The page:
"The show must go on" Gene Kelly said to Producer, Arthur Freed as he playfully continued to sing and dance in the well gripped rain. At the time of production, Gene wasn't at his finest; he had a fever of 103 and his wool suit was shrinking from the multiple takes beneath the artificial rain. His body temperature was flashing from hot to cold, cold to hot. Yet he knew that day, what we all know when we are on set -everyone booked for the job is vital and the show cannot continue with a missing part. He understood that he was said part of something bigger than himself, so he stood up straight, hid his discomfort, put on that Don Lockwood smile and kept the show going.
"The Show Must Go On"
~Gene Curran Kelly, American dancer, actor of film, stage, and television, singer, film director, producer, and choreographer
As a Producer, there are going to be days, where more than often, you flash from hot to cold, cold to hot. Your clothes may not shrink, but your world will. Those rainy days are when you get to shine though the storm and learn how to excel at your job. Of course, not every storm can be predicted, but the below 6 vital tips will help guide you through successfully:
It's important to start the job out on the right foot. A Producer must constantly remain accessible and to continually check your emails. Time is a gift we as producers are not often allotted with and everything takes time in our industry. If a talent falls out last minute, that could take up to a day or God forbid a week to find the next right replacement. If you are not aware of changes as they come up, that is valuable time lost. Stay connected. To help you keep track of all communication notes and changes, check out Basecamp. -It is an excellent communication tool.
Along with communication, you MUST stay organized. If you have a phone call with a client or agency, write down what you spoke about, take notes, so that you have reference to recap on later if needed. Do not trust your brain to remember anything, instead write down everything. As soon as a project starts, pull up a new Call Sheet and start filling in notes from the initial meetings. A praiseworthy app worth the $9.99 is Cinema Forms. This app is your right-hand man -a must! If you don’t want to spend money on an app, check out Evernote or Trello to help with your organizational needs.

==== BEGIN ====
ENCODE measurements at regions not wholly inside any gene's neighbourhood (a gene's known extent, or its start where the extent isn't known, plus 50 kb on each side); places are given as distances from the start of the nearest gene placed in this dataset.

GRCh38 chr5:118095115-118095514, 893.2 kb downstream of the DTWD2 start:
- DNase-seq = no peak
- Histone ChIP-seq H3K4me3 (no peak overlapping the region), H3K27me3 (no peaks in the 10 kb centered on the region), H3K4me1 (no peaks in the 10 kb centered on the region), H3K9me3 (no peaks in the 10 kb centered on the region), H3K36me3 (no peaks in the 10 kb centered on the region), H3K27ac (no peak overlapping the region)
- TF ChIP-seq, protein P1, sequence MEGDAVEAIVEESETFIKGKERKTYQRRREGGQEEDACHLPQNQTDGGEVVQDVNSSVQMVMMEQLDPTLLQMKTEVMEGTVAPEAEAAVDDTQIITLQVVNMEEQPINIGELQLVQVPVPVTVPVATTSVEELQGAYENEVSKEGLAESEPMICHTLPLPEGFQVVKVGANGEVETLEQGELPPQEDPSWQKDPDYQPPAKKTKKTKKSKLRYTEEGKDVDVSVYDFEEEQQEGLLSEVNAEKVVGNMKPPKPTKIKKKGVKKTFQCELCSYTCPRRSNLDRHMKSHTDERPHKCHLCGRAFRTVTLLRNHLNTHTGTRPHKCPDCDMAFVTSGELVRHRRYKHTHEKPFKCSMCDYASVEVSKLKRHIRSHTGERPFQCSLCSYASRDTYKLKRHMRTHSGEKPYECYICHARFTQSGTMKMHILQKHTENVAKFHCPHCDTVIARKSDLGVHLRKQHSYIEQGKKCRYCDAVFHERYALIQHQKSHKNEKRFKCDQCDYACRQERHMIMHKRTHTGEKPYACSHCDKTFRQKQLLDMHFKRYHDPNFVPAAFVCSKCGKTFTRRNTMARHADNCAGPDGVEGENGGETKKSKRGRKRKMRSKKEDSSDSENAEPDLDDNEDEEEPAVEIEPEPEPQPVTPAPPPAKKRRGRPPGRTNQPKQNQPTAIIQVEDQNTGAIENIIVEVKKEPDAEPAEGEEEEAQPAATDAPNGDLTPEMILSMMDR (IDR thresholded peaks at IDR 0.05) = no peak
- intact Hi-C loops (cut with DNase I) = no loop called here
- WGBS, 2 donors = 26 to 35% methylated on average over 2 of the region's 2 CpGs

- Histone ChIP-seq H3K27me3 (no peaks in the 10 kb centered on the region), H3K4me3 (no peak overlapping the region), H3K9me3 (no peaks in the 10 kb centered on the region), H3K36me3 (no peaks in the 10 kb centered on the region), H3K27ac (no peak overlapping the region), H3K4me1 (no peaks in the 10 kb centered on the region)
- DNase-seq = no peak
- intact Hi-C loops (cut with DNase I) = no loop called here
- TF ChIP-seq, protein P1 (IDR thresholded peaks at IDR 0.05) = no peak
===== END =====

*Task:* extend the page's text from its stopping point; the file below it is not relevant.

Your first production day is approaching and you now have all your t’s crossed and your i’s dotted -Great Job. You think you are prepared, but have you planned for the unseen? Make sure that you have back-ups of all documents, numbers, email chains and addresses, permits and backups for talent and crew. You never know when a flight is going to get cancelled and your DP is stuck in Bermuda or your supporting actor came down with a cold; have hard-copies of everything.
Your Call Sheet should have a set schedule for your cast and crew to follow. Time will fly, so make sure that you stick to your timeline as much as possible. This is a HUGE part of YOUR job. Don’t be nervous putting your foot down on deadlines -After all ‘Time is Money’ and money is going to be a factor in determining if this client wants to work with you again.
Continuing with time and money, the budget is the money factor that controls the production from moving or not. Make sure that you did your best to budget everything in the beginning, this will make it easier to stay within your budget during the production. Try to leave room to negotiate if something imperative does come up, otherwise learn to say “No.” – “we don’t have budget for that, let’s brainstorm to come up with another option.” To help you stay within budgets, check out these helpful apps: That’s A Wrap, Department Time Cards and Crew Time Cards
Arguably the most important part of your job, is to make everyone feel that the job is a fun and a positive one. If everything is in place, people are fed, fires are put out in a timely fashion, the budget and time are both on point, you will have a happy production. Just remember to stay calm, be patient, learn and educate and keep going with a positive attitude. Read How to be A Positive TV News Producer by Holly Edgell, Executive Producer, HOMU-TV, for a quick inside on key tips for keeping you and your team in a happy place of production.
As you are most aware, a Producers job is much more involved than these 6 tips, but if you start your foundation off right and hold to these helpful rules-of thumb, you too will be singing and dancing in the rain.
One last tip; after you hear our favorite three words, make sure to have a celebratory toast or party to follow. Everyone deserves gratitude and time to let loose, as do you.
THAT'S A WRAP!